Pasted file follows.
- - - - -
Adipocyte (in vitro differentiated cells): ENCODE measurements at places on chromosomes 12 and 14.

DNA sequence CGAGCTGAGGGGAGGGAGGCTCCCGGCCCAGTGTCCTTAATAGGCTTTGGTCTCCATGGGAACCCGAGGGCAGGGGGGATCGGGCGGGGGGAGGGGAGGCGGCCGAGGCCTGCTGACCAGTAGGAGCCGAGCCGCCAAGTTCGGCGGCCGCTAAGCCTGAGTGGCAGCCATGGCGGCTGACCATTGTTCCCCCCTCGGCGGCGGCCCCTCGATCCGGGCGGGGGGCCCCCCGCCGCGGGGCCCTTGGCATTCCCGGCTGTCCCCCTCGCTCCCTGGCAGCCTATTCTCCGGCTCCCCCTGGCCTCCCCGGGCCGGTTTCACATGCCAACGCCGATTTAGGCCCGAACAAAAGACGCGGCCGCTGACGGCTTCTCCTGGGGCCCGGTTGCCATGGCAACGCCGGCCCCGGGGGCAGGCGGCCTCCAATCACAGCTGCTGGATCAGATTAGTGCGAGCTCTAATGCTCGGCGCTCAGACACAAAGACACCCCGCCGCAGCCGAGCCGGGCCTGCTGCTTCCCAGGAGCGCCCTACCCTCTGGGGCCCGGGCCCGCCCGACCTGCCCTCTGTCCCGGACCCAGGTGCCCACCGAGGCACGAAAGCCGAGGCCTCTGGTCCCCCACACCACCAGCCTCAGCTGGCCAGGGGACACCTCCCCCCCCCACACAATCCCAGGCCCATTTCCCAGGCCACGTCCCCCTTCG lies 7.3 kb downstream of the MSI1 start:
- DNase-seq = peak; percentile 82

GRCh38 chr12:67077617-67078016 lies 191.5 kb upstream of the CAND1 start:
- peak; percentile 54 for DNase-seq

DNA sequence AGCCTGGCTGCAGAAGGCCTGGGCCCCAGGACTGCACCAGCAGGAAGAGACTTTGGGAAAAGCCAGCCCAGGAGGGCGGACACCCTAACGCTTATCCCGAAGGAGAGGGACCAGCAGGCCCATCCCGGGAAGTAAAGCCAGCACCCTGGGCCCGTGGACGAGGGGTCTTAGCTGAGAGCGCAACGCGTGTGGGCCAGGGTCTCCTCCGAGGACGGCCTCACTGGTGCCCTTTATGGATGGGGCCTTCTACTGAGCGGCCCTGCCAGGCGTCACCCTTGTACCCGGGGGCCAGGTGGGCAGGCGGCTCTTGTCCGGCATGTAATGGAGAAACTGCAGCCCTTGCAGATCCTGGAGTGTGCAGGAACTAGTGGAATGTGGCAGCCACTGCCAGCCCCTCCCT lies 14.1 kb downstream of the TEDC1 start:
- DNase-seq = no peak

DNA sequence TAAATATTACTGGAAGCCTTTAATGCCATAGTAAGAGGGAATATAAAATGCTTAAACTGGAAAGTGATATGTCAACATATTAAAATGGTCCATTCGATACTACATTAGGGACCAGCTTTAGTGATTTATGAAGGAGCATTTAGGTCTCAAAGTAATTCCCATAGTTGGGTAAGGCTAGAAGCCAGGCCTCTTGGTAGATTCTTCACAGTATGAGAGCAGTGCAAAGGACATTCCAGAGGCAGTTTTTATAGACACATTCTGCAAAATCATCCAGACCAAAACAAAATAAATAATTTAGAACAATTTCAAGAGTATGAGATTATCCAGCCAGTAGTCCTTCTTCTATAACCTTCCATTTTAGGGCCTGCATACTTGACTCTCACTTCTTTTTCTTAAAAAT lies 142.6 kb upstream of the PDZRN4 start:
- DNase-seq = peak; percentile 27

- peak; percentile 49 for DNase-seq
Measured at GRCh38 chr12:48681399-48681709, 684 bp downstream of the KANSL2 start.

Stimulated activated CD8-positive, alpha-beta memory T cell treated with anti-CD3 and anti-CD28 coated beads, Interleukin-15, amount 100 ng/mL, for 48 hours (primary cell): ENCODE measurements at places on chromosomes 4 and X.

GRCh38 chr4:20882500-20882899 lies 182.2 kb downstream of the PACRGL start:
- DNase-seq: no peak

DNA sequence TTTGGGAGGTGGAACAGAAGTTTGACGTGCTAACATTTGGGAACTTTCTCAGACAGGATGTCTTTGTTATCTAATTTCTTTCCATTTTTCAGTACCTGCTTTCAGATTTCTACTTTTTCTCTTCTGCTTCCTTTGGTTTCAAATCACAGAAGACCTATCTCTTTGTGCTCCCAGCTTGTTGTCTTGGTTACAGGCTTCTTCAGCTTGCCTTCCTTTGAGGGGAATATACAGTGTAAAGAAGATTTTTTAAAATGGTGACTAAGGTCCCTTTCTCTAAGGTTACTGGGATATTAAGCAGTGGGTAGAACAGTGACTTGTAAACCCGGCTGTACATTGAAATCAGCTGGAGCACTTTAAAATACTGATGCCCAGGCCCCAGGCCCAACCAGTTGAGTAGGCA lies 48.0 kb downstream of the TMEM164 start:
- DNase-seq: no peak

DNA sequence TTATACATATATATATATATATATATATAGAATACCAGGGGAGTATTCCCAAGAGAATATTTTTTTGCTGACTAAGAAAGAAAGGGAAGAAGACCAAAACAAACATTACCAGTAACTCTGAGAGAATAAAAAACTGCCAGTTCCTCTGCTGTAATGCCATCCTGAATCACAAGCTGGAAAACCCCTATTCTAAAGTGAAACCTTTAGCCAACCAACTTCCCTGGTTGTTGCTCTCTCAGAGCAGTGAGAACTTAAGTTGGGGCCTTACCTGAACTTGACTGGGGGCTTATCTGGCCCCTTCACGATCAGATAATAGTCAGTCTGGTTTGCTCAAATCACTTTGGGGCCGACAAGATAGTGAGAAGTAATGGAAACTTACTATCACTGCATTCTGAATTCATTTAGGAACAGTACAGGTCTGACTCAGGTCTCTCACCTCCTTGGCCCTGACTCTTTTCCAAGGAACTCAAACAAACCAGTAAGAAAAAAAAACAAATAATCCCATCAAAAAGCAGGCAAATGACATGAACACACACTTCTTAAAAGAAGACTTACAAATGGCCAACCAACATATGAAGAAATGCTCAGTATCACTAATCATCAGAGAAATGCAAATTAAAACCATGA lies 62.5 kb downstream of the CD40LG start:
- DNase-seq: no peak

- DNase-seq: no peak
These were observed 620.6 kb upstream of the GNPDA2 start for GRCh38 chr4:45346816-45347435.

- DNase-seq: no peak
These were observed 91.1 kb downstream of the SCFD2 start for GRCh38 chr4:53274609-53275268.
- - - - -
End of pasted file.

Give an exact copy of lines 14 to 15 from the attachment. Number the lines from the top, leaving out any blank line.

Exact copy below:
- DNase-seq: no peak

DNA sequence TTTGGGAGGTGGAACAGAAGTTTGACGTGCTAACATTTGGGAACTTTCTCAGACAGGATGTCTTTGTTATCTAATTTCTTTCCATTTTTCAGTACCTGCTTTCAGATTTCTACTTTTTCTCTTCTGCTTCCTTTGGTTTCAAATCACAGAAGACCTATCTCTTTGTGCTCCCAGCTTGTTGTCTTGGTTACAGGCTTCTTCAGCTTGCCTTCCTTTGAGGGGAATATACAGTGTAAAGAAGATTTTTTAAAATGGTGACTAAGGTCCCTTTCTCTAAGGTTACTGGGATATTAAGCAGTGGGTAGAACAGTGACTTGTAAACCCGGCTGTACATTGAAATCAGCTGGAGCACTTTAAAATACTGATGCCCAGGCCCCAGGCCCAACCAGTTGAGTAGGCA lies 48.0 kb downstream of the TMEM164 start: